As for the adjused playoff goals per game, I am still not clear on what that represents.
Adjusted playoff scoring would be similar to "regular" adjusted scoring. The importance is that, due to the methodology, one could not only compare playoff seasons to one another, but also playoffs from any year to regular seasons from any year. It basically tries to level the playing field for all such comparisons.
I know it may be flawed, due to different teams playing different numbers of games, differences between conferences, etc., but I still don't see a superior methodology, although their may be one.
Would it be more appropriate to do it per 60 minutes to account for lengthy playoff overtimes?
An alternative would be to deduct all the OT goals during the regular season and all of the OT goals during the playoffs. However, those OT goals are still being scored. The purpose of adjusting playoff GPG is to better (not perfectly or completely fairly) compare playoff scoring of individual players. Deducting the goals from the totals and still crediting players for those goals/points doesn't seem like a good solution either.
Game 1: Ottawa wins 5-4
Game 2: Pittsburg wins 2-1
Game 3: Pittsburg wins 4-2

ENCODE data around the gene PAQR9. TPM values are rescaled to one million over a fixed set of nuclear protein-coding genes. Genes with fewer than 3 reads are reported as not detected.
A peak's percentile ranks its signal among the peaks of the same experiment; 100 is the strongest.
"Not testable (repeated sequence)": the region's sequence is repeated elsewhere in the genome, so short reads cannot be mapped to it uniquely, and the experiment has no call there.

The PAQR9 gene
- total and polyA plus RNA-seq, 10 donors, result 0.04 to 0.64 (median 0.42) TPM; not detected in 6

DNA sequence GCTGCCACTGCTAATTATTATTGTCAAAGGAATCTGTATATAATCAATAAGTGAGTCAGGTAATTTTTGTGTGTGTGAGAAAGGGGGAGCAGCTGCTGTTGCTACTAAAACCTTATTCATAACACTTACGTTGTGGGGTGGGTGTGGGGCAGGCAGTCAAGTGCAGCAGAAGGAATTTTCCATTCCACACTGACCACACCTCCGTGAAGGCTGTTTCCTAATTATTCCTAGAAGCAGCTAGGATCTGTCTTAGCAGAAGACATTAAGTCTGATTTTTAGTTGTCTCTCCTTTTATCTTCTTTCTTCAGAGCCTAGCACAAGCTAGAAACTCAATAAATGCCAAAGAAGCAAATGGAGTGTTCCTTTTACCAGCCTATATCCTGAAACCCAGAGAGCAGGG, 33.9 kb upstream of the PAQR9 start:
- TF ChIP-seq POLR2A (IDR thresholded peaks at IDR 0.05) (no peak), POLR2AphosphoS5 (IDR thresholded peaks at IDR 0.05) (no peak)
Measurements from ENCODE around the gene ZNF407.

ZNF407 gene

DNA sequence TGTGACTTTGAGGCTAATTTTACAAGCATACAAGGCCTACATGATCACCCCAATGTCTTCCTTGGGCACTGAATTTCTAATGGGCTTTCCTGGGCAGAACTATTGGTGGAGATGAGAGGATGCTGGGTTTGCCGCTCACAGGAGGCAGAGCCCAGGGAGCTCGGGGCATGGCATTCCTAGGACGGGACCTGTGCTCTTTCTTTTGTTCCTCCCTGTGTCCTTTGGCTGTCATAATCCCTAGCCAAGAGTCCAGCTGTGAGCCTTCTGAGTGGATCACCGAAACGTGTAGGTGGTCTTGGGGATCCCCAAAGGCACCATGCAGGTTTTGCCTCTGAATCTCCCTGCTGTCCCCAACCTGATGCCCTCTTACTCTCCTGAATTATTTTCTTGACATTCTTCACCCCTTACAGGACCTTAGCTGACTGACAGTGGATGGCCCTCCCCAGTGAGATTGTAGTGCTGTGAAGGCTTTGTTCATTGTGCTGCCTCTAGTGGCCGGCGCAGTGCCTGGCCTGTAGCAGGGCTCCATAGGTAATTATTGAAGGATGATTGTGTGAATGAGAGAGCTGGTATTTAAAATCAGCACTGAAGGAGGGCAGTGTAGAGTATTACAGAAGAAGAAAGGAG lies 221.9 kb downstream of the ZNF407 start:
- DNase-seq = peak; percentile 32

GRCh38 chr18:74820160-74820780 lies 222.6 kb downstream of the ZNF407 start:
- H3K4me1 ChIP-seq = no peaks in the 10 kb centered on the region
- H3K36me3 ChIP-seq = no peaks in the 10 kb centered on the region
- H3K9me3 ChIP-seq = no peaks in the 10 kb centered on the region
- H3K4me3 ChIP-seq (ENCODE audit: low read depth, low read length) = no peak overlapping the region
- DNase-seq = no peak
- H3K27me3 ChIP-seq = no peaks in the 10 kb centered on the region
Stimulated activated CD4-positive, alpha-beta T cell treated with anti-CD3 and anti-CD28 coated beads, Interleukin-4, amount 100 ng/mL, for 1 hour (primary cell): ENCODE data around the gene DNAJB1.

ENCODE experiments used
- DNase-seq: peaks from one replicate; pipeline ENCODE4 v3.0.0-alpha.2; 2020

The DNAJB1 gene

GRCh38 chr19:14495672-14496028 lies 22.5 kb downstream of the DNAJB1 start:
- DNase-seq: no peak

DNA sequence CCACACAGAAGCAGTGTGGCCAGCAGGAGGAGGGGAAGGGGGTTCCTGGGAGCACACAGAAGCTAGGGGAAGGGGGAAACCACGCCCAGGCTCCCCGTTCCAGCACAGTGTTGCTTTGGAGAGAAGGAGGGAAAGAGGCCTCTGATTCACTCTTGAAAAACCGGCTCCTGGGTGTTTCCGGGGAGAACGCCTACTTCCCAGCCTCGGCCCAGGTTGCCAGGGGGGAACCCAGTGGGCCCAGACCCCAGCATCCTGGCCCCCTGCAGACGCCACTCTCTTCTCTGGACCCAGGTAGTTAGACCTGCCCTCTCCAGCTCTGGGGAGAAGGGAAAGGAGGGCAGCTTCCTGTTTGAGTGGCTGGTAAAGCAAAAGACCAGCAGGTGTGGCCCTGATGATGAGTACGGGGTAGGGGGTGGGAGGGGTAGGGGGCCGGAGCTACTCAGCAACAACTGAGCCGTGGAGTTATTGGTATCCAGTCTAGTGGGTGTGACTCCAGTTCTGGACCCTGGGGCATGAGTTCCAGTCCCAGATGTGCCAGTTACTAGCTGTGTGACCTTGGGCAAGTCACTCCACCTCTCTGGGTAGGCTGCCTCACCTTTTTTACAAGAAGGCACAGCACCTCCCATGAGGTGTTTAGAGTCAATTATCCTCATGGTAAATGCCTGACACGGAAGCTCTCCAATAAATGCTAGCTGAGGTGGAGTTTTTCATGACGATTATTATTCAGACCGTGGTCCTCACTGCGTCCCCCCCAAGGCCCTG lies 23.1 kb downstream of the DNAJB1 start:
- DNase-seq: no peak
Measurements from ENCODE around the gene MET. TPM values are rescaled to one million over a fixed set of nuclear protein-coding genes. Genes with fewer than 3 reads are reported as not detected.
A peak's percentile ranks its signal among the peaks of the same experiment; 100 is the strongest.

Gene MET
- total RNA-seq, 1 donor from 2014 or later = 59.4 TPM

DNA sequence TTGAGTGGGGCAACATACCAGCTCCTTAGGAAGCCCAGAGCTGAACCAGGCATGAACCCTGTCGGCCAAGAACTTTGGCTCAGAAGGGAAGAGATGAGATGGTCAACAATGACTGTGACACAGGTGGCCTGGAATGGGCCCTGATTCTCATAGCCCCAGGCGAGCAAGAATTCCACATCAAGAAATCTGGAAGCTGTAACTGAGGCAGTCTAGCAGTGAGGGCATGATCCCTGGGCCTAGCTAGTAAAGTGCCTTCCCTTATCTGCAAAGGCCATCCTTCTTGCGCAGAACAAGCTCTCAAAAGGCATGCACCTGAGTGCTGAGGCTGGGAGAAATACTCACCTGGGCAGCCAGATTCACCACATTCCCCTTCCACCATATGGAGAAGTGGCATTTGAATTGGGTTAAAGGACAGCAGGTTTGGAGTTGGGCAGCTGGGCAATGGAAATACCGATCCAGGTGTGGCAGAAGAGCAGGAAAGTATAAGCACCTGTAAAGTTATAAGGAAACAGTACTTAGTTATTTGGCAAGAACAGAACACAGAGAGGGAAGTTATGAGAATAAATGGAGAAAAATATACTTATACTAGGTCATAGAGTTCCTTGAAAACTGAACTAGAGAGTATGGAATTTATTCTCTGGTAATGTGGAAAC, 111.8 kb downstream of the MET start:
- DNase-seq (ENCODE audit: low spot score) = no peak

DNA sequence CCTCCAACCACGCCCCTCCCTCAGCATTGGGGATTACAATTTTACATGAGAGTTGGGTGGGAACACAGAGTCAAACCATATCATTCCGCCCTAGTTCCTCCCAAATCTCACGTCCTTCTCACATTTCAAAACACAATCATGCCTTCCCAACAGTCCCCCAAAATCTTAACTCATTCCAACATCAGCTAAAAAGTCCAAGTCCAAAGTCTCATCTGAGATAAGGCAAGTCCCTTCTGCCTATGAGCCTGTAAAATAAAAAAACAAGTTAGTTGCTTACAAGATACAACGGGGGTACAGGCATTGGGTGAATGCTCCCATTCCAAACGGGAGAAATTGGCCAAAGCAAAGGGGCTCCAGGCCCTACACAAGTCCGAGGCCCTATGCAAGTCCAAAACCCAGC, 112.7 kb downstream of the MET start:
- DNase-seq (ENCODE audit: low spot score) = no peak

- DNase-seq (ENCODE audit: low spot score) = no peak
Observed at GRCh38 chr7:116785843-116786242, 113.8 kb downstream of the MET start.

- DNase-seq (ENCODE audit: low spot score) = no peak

Game 4: Pittsburg wins 7-4
Game 5: Ottawa wins 4-3 - 3 OT - 47:06 of OT played
Game 6: Pittsburgh wins 4-3 OT - 13:24 of OT played
There is a pretty big difference here of an entire goal. While both totals are a bit high, 6.83 is clearly quite a bit higher.
I think it would be important to take time into consideration, but maybe in the end it won't matter?
I don't think it matters to this type of study, because only one goal can be scored in OT. Once OT starts, the fact that one more and exactly one more goal will be scored is a certainty. Therefore, the time it takes to score that goal is basically irrelevant IMO.
Using per-minute data is not only much more time-consuming, but I think it would cause playoffs with a high % of OT games to appear lower scoring than they really are (assuming goals in OT are less frequent than in regulation). It's comparing gpg scored under regular season conditions to gpg scored under playoff conditions, weighted by games played for each PO team. I don't think using per-minute data helps, because the same condition (unlimited OT) was not present during regular season games.
This is meant as a guideline to compare groups of seasons for players in different eras, not as an exact adjustment factor for single seasons (although it's likely better than comparing raw data).
I think Pnep has worked on adjusting playoff scoring also. I'm not sure his methodology. He may just use regular season gpg to adjust the data.
My 2 cents on whether to count per 60 minutes: